The 2020 Oscar Nominations weren’t very racially-diverse (#OscarSoWhite) and predominately male (#OscarSoMale), but some recent Hollywood films have given us a view of America from the African American perspective. Two films focused on how racially-biased the death penalty is and how it can morally-bankrupt a person. Alfre Woodard gives a riveting performance as a prison Warden losing her soul and her marriage in Clemency. Jamie Foxx portrays an innocent black man sentenced to Death Row in Alabama in Just Mercy. In the film, Michael B. Jordan stars as Bryan Stevenson, the lawyer activist who’s crusading as a modern-day abolitionist. None of these fine actors got the vote of the 80% white, male Academy members to receive an Oscar nod.
The one black actress to receive a nomination this year is Cynthia Erivo for her role as Harriet Tubman in Harriet. Directed and co-written by Kasi Lemmon, the storytelling is a little conventional. It’s great that we finally have a film that honors Tubman’s abolitionist work and Erivo has a wonderful stillness and fortitude in the role. I loved the soundtrack and Janelle Monáe’s acting in the film. There’s a mystical feel to the story and you can’t help but feel deep admiration for what this woman risked time after time to free her family and then other slaves.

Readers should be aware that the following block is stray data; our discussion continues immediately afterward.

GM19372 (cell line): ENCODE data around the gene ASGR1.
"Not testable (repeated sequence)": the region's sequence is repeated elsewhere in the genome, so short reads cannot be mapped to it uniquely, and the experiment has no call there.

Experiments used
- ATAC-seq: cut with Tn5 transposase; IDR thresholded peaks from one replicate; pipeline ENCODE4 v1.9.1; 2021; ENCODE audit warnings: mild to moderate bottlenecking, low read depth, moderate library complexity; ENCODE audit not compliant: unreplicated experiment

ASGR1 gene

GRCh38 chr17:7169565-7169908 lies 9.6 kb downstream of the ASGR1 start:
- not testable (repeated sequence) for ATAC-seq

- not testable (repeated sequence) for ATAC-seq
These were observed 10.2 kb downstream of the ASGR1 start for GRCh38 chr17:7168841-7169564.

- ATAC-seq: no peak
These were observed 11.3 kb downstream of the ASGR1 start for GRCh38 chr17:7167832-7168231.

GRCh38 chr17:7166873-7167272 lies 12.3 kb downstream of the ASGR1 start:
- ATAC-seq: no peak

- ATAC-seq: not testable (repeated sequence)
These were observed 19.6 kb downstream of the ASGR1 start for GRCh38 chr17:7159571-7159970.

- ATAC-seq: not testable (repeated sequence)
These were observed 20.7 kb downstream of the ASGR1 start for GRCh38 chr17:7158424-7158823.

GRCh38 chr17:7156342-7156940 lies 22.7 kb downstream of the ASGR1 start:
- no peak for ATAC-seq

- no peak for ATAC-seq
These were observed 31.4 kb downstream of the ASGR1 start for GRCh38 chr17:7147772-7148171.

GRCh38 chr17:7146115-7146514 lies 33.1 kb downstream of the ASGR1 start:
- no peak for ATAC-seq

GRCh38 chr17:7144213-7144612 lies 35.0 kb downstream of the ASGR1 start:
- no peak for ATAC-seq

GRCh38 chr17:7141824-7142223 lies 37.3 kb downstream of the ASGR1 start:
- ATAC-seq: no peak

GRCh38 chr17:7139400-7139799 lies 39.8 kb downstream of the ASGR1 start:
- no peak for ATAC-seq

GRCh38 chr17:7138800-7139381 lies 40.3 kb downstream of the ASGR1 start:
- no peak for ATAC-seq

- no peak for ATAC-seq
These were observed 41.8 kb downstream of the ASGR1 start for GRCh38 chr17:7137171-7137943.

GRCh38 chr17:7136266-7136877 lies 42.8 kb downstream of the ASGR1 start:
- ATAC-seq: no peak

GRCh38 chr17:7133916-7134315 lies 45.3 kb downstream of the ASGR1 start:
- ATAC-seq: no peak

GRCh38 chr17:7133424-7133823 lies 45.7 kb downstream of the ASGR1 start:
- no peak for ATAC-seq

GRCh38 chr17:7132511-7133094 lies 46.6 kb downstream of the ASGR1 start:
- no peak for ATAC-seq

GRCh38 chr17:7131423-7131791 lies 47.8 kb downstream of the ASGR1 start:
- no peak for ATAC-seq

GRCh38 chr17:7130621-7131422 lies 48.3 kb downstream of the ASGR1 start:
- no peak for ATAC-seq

Drinks With Films Rating: 3 shots of corn whiskey (out of 5)
If I had my druthers, I would’ve nominated a film that looks at racism in America today. The other four films use the racism of the past to teach a lesson about how racism is still with us today…but one film this year brought that truth home. Queen & Slim, written by Lena Waithe, directed by Melina Matsoukas, and starring Daniel Kaluuya and Jodie Turner Smith received a November release and much critical praise, but it wasn’t widely seen. The stars give riveting performances as a young couple on the lam. Using an unconventional voice-over to reveal the couple’s feelings of intimacy and having them interact with an array of rural people across America, Queen & Slim is full of melancholy and humor and truth. Like many of the nominated Best Picture films, there’s a violent ending that is over-the-top. Did it feel realistic…maybe? Did the hero worship it elicited in the film feel realistic; absolutely! The story of how one wrong step can lead to escalating violence is a sad fact of life for many in this country and this feels like an important film to drive that message home.
Drinks with Films Rating: 4 ½ shots of whiskey at a Jive Joint (out of 5)